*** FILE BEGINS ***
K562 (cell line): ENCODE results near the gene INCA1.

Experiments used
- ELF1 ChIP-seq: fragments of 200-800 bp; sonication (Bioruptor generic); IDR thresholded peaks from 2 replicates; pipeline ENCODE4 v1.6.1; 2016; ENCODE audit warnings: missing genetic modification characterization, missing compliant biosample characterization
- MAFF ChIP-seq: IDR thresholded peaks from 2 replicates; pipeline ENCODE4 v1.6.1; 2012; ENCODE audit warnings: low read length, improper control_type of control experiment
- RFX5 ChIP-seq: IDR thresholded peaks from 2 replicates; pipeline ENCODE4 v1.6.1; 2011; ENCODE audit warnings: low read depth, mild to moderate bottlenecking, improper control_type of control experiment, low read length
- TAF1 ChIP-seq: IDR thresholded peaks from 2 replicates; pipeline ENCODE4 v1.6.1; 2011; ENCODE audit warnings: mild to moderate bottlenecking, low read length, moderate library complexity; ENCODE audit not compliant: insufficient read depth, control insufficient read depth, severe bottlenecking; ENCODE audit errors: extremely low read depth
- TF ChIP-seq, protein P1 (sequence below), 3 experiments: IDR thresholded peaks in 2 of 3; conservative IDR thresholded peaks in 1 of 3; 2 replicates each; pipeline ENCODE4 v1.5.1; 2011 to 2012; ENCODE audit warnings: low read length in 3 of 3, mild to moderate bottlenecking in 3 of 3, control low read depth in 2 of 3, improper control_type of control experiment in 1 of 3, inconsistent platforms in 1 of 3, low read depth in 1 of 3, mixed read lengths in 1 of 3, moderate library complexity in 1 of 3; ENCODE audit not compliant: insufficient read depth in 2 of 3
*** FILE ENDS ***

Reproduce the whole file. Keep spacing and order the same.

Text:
K562 (cell line): ENCODE results near the gene INCA1.

Experiments used
- ELF1 ChIP-seq: fragments of 200-800 bp; sonication (Bioruptor generic); IDR thresholded peaks from 2 replicates; pipeline ENCODE4 v1.6.1; 2016; ENCODE audit warnings: missing genetic modification characterization, missing compliant biosample characterization
- MAFF ChIP-seq: IDR thresholded peaks from 2 replicates; pipeline ENCODE4 v1.6.1; 2012; ENCODE audit warnings: low read length, improper control_type of control experiment
- RFX5 ChIP-seq: IDR thresholded peaks from 2 replicates; pipeline ENCODE4 v1.6.1; 2011; ENCODE audit warnings: low read depth, mild to moderate bottlenecking, improper control_type of control experiment, low read length
- TAF1 ChIP-seq: IDR thresholded peaks from 2 replicates; pipeline ENCODE4 v1.6.1; 2011; ENCODE audit warnings: mild to moderate bottlenecking, low read length, moderate library complexity; ENCODE audit not compliant: insufficient read depth, control insufficient read depth, severe bottlenecking; ENCODE audit errors: extremely low read depth
- TF ChIP-seq, protein P1 (sequence below), 3 experiments: IDR thresholded peaks in 2 of 3; conservative IDR thresholded peaks in 1 of 3; 2 replicates each; pipeline ENCODE4 v1.5.1; 2011 to 2012; ENCODE audit warnings: low read length in 3 of 3, mild to moderate bottlenecking in 3 of 3, control low read depth in 2 of 3, improper control_type of control experiment in 1 of 3, inconsistent platforms in 1 of 3, low read depth in 1 of 3, mixed read lengths in 1 of 3, moderate library complexity in 1 of 3; ENCODE audit not compliant: insufficient read depth in 2 of 3